Comfort vs. Complacency (part 3)

Of course, such an idea sounds all well and good. This idea of drawing near to the Lord is a common one, and in short instances and specific experiences, it might be understood what it means to draw near to God. Most likely, you have felt what it means to be close to the Lord, but such feelings tend to be fleeting, and I do not think that Jesus intends for us to live out every moment of our lives based on whether or not some warmth exists in our hearts.

Seasons of life will come when the presence of God and his favor could not seem further from our experience. In such moments, any sort of “prosperity Gospel” appears to be nothing more than flimsy haberdashery. You say God brings monetary well-being? Well, that sounds pleasant, but I am surviving on dry rice and a few crumbs of bread is a luxury. Feelings of joy and peace accompany the Spirit of God? How uplifting, but my dearest loved one can comfort me no longer because he has died or else has decided that I am unfit for his life. Would you like to speak to me about eternal hope? I would very much like to hear of it, but I cannot get past my present sorrow.

These are the seasons you have either experienced, experience now, or will experience in the future. In the midst of such pain comes doubt, and what will be there to assuage your hurt? If all that you know about God is the prosperity sermons preached at you, then you will find God to be a great cosmic joke.

Suffering is real. Until agony has touched your life, the previous sentence carries little meaning for you, but if you have walked through some intense fire, then those three words shoulder an immense weight. For suffering is an unbearable load.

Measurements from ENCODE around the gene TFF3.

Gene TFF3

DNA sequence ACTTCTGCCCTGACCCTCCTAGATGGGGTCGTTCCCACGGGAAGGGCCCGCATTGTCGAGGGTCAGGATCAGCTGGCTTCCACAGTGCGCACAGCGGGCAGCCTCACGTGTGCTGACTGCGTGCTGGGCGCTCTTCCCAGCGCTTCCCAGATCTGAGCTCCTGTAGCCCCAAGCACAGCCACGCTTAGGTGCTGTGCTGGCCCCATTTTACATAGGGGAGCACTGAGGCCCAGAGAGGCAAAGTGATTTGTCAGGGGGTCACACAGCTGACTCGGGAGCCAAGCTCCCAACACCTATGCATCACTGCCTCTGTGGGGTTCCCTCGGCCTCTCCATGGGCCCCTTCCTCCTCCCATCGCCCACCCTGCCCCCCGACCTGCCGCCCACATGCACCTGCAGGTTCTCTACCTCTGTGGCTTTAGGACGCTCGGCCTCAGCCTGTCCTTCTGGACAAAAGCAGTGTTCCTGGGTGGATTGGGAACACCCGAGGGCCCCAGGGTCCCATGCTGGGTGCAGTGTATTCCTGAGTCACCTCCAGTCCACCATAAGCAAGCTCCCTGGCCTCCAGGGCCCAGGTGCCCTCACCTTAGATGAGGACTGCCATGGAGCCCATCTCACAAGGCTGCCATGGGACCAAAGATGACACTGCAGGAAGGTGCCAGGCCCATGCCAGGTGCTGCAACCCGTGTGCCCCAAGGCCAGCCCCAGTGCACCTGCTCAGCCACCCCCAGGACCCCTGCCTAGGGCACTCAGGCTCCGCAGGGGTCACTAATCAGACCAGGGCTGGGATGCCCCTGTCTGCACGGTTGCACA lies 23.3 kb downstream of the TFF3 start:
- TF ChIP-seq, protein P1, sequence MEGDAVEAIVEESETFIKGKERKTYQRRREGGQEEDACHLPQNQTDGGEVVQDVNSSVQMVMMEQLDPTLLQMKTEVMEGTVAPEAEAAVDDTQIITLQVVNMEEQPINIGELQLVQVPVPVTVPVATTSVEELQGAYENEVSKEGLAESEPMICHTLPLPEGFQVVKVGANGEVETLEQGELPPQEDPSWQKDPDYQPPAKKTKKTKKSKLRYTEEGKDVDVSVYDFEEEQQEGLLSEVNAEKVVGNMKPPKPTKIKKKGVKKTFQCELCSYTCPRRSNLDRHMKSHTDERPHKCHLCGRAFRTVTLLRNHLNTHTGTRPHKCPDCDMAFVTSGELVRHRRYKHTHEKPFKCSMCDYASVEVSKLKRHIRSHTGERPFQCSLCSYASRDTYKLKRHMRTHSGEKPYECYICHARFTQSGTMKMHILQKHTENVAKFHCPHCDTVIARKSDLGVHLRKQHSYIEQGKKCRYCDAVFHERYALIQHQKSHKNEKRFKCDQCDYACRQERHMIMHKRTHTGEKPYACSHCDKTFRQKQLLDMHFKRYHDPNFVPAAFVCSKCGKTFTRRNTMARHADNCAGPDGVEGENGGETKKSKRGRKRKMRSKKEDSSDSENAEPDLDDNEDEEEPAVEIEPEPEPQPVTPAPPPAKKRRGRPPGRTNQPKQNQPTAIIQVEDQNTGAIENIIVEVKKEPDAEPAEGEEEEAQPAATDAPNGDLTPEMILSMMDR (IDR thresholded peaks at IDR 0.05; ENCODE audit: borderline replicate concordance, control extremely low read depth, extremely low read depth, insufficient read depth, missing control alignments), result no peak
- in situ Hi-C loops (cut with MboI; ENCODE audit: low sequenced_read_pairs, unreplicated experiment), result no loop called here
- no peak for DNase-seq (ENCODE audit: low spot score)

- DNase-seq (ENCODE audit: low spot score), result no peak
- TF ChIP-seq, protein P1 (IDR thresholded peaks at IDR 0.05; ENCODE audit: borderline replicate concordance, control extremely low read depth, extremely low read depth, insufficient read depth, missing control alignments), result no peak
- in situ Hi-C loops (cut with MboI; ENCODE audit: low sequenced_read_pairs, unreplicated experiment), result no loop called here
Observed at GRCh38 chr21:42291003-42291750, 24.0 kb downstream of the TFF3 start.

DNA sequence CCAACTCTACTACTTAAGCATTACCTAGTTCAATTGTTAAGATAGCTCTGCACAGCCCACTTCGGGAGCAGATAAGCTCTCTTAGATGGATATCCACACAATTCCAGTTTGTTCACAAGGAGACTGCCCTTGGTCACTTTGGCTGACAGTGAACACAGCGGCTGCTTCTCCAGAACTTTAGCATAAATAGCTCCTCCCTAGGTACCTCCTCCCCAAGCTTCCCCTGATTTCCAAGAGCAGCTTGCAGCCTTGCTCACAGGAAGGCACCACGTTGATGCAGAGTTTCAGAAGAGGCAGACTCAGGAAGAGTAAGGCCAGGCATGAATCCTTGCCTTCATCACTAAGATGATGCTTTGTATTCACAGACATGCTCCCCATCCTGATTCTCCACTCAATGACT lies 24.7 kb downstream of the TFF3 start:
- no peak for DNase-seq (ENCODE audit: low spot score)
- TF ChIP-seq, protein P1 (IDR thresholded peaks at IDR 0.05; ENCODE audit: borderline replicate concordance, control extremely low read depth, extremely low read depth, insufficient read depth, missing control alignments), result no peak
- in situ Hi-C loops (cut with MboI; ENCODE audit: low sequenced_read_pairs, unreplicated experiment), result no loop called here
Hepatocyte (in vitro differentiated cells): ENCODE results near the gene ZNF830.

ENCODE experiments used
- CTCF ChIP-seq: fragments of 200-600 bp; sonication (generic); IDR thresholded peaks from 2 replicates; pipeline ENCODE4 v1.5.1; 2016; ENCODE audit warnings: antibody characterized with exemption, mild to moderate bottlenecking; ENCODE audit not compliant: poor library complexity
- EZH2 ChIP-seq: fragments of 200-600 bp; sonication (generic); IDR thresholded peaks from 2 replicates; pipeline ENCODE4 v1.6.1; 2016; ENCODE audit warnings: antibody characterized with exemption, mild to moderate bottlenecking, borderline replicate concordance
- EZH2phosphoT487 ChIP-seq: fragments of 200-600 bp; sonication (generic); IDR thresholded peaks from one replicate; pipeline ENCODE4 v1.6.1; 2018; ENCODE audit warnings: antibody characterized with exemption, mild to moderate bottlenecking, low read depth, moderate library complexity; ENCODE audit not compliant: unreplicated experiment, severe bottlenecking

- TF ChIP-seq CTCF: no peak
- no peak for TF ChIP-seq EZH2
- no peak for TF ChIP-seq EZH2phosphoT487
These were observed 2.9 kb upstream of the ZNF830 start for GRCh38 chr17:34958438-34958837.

Culture at large does not consider the peace- or wealth-seeking ideas enveloped in the prosperity message to be a foreign thing. In fact, the culture kills for those things which might offer it exactly that prosperous hope, and culture hides very well the fact that suffering has touched everyone.

Think about the stars, those rich and famous. Can you tell me a time when you remember seeing them visibly upset, shaken, or hurt? Perhaps you know some celebrity personally. I am not speaking about personal interactions here but rather about the images of celebrities that are broadcast through the media. Unless they are acting on the screen, you rarely ever see them crying or upset. Not to make it sound like some sort of conspiracy, but our culture generally does not want you to see them unhappy. Because if you were to see them as anything less than thrilled to be alive, then you might recognize the truth that the prosperity that they have, the prosperity which culture encourages you to seek, has not fulfilled them.

Sadly, such deception is not limited to the secular culture. The Christian “sub-culture” is usually not nearly as “sub” as some might think of it. The only real difference between the secular culture and the Christian culture is branding (in the United States at least). The distinguishing symbol is that of a cross, and the only real difference is in its marketing. The product is the same.

The fourth and final part to this article will be posted on Monday.

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